German Finance Minister Olaf Scholz then launched another EU bluff: No-Deal Brexit Would Hurt Britain More Than EU.
“Europe would be able to deal with it and there would be no particularly serious consequences after the preparations we have already made,” said Scholz.
My September 13 Comments
If "Europe could deal with this with no serious consequences", then why would it care?
The fact of the matter is German exports to the UK would crash in the absence of a deal.
Forget the EU's Bluff
We are here because the EU demanded fishing rights and interfered in UK internal policies on state aid.
Boris Johnson responded in kind.
Verge of a Huge Tactical Mistake
On October 7, I commented EU on Verge of Huge Tactical Brexit Mistake
Miscalculation or On Purpose?
France may very well want the UK out on a hard deal for reasons we don't fully understand. That said, Germany does get hit harder than France in a No Deal setup.
Possibly it's just a large last-minute bluff.
But perhaps Eurointelligence has this right. The EU has seriously misjudged UK politics.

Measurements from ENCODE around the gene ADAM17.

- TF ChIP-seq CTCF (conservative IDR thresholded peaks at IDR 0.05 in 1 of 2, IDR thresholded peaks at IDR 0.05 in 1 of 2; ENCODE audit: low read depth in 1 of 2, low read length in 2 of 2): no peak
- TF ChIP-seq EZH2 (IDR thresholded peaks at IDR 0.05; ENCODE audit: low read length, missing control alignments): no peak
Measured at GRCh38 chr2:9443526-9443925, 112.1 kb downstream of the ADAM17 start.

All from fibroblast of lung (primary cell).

Let's go back much further, First to January 31 in a Tweet, then to February.
Flashback February 2, 2020
On Feb 2, I made this bold claim In Wake of Brexit, EU Will Cave In to UK Once Again
The smart bet is that the EU caves not that Johnson caves.
Given events in Germany (demise of cars) and France (Macron's problems at home), the EU needs a deal more than the UK.
Expect a deal, just not a comprehensive one. The EU is too pathetically slow to work out a comprehensive deal and that is another reason the UK was wise to leave.
1: Supposedly the EU would never remove the backstop
2: Supposedly the EU would never change the political declaration
3: Supposedly the Remainers would tie up the legislation forever
Who was it that changed the Political Declaration and the Withdrawal Agreement. The Easter Bunny?
October 15, has come and gone and there has been shockingly little progress on anything.
EU Mistakes Increase the Odds of No Trade Deal
On October 21, I commented EU Mistakes Increase the Odds of No Trade Deal.